The Story Of A Ugandan Prince And A Crypto Startup Planning For An African Revolution – Part 2
We continue the discussion about a passionate prince. What is he expecting from partnering with a blockchain pioneer called Wala? The facts are presented here.
The Question Relevant Is, Why Did He Hit On Cryptocurrency?
According to Prince Kudra Kalema, they began using the $DALA protocol as it was clear that the financial structure in Uganda being not adequate it was clear they needed something as there is no way the Uganda shillings is stable enough for the type of program they were doing. As it has started to invest in the same country Wala wasn’t just about the idea of running a crypto coin in an emerging market, but also creating the best type of financial institutions for the country going hand in hand with what they were doing as it became a no-brainer. He further notes that Ugandans are saying that what they have right now does not work.
Moving on he comments that the $DALA crypto to be combined with the solar project is much easier to run in Uganda than in the countries like the US where there is over 80 percent of Ugandans under 35 that are very well educated and doesn’t like the term leap-frogging whereas, in reality, this is what it is. Since they don’t have to unlearn anything than it was there before eager to figure out and learn the solution helping them.
It has become powerful not because it was imposed when you look at how quickly mobile money was adopted by Ugandans but because people yearned for it. As Ugandans are stating that what they have right now doesn’t work as the banking transaction fees, the cost of remittances as they are difficult for them to be enthusiastic about something they know doesn’t work already.
Uganda is being viewed as the market hungry to adopt new technology along with the recent announcement that Binance launches a fiat to crypto exchange in the country as a recent example.
Moving on with the discussion Uganda is always at the forefront of these types of things and even before they were a protectorate of the British Empire, it was part of the region where people travel to find out how to deal with things in Africa with the intricate tribal system. It is because of this that the British didn’t invade but made it a protectorate.
As it comes to be the ambitious plans, Prince Kalema’s CPEM aims to create a gigawatt-scale solar power development program in Uganda providing clean energy to 25 percent of the population creating 200,000 new jobs in the clean energy economy.
Whereas now the program would need more than double the current electricity generation capacity in Uganda where 75 percent of the population has no access to the energy. Ugandans are therefore using $DALA to consume the energy at zero transaction fees using it for the everyday purchases converting it back to fiat Ugandan currency via the agents/merchants and also the cryptocurrency exchanges.
They have allowed the CPEM and the government of Uganda to make grants of the free power available to the poorest, it allows to keep a completely auditable and tamper-proof record of these grants.
Here Is The Story Of How A Small Startup Came To Take African Markets By Storm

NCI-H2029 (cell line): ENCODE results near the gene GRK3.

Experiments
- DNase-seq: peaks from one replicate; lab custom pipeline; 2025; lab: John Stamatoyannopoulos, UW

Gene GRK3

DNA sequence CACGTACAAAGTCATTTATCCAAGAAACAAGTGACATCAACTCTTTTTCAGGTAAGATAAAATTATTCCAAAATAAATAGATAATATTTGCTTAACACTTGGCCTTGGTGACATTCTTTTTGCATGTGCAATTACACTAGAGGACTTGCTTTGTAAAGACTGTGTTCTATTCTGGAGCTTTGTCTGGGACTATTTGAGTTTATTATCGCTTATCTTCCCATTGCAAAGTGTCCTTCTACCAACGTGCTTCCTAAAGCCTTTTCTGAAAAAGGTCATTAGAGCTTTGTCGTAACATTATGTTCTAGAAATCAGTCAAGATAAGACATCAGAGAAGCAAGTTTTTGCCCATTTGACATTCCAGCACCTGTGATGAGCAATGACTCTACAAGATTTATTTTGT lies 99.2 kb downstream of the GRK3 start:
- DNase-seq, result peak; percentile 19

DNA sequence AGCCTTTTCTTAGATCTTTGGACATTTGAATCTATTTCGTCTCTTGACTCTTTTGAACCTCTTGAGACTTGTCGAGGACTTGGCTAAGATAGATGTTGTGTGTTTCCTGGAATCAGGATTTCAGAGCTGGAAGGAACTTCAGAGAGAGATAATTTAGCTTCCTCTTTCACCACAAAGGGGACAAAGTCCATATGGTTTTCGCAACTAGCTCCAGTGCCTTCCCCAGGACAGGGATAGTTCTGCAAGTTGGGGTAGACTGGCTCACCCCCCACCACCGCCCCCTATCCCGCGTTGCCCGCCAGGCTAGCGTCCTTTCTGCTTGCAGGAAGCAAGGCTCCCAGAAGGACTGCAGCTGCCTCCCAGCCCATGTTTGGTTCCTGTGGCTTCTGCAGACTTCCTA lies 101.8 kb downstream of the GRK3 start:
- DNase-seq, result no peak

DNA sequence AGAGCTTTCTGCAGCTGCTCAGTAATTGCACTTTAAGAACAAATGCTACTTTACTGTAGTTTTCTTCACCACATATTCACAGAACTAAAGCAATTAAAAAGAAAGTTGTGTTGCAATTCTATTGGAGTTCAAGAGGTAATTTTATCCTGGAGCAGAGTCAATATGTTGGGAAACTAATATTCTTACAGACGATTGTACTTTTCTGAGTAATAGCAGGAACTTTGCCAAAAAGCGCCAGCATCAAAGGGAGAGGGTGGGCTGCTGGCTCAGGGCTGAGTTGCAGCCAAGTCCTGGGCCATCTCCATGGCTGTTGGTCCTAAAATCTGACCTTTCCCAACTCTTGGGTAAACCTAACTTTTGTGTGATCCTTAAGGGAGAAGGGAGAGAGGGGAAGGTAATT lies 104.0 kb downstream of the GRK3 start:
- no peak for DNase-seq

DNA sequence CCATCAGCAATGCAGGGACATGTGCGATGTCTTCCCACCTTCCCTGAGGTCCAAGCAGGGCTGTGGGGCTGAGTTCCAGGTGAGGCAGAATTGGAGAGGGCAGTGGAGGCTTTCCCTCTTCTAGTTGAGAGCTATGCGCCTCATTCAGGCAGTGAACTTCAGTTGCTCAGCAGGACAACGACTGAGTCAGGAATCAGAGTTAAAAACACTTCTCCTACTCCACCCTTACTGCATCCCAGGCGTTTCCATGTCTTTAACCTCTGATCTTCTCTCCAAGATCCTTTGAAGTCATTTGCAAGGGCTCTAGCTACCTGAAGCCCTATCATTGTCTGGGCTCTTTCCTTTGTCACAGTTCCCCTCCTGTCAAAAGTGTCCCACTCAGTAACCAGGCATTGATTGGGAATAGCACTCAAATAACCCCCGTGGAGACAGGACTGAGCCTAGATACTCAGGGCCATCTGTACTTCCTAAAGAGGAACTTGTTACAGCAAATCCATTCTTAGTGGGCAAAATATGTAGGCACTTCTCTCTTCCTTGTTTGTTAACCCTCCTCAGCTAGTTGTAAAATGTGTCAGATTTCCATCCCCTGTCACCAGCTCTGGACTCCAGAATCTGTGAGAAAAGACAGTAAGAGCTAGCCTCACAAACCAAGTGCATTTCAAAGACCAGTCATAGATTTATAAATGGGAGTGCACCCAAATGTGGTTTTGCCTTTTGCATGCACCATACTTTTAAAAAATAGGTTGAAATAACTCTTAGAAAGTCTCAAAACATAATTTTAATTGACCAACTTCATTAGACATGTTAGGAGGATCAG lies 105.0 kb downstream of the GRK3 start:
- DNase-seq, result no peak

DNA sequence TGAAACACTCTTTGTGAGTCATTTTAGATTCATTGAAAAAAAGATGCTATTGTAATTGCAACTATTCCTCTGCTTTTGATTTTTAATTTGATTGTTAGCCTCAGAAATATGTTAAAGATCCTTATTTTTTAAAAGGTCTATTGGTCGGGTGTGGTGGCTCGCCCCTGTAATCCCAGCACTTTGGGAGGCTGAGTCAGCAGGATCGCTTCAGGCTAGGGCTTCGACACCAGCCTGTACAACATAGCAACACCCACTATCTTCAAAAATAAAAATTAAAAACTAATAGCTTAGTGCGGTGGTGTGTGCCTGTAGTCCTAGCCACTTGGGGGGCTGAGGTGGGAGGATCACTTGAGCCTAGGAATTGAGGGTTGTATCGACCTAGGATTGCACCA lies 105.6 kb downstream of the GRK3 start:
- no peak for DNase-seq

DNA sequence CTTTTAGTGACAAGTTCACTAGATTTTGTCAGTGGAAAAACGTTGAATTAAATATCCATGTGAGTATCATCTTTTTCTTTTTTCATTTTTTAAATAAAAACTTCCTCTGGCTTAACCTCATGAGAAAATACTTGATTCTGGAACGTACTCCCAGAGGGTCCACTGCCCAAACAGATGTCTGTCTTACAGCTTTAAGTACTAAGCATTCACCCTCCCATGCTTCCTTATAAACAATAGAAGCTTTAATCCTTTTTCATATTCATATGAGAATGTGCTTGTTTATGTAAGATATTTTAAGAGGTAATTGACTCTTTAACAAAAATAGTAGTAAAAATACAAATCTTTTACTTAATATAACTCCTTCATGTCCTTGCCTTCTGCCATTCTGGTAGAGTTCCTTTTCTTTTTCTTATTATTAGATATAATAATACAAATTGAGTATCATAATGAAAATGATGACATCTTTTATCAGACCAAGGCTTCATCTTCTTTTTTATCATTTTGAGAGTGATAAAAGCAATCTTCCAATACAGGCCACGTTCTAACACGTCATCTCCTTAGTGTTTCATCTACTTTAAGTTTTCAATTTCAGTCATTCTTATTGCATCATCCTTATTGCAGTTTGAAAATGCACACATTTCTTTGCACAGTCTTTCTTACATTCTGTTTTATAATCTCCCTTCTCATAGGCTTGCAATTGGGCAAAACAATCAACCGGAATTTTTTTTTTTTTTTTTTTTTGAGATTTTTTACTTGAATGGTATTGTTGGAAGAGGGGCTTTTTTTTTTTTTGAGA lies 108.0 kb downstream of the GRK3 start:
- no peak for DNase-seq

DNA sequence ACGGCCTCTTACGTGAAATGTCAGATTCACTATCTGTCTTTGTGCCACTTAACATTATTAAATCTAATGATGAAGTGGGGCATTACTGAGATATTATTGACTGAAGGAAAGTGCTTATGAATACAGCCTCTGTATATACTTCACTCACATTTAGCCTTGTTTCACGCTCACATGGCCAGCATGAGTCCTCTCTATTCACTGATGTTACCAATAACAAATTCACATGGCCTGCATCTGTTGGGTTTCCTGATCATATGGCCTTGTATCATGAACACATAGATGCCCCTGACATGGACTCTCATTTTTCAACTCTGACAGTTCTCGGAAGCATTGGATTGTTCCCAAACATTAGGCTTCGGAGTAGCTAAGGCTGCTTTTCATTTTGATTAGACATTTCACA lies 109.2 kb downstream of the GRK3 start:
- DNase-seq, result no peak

Backed by angel investor and a social impact VC in the US was initially Tricia Martinez’s Wala joining the Barclays Techstars Accelerator in London and later setting up shop in Cape Town, South Africa and thereby started growing its team. Shortly the South African VC Newtown Partners invested and Wala has then issued the $DALA crypto-asset setting up the Dala Foundation. Perhaps it is no coincidence that Newtown is headed by Vinny Lingham of the well known Civic and Ethereum based project.
Being passionate that cryptocurrency is going to be the solution needed by the emerging markets like Africa and needed for years Martinez says, the fact is that the unit of account, as well as the store of value for the program, is $DALA proving its utility and showing it's potential becoming a preferred financial system across emerging markets and excited to be involved from the ground level looking forward to play the part in creating a just and accessible financial system for consumers.
Further explaining she says both the prince and the Ugandan government had needed a partner helping drive the financial inclusion getting them into a more efficient digital system and when hearing about them they started talking as they both saw the opportunity to build an entire ecosystem built on a crypto asset.
She further states that it isn’t just consumers buying the energy cryptocurrency whereas the workers are building the energy grids to get paid in it as they have become very passionate about the blockchain especially from the energy perspective creating transparency working with the government creating more accountable records of what they are building out that could even reduce the potential for corruption.
Finally, Martinez points out that it is in the hands of over 100,000 users in Uganda that already people are purchasing their electricity needs, products and services with the goal of the project for people who are getting the energy to be able to then tap into all these other services they are offering. Going to be launching cashing agents they are facilitating people to go to those mobile money agents around the corner to cash in and cash out to their wallet.
Concluding Thoughts On The Discussion
Being a big project, some observers are seeing the words Uganda and Cryptocurrency in the same sentence and therefore without any doubt comes out with some kind of trite, dismissive, assessment. The context comes with Wala’s experience on the ground that cannot be emphasized enough on how important that is compared to the armchair commentators where most blockchain conference in the Western world is combined with the hunger of emerging nation, a passionate prince and also the ingenuity of the people that should not be underestimated.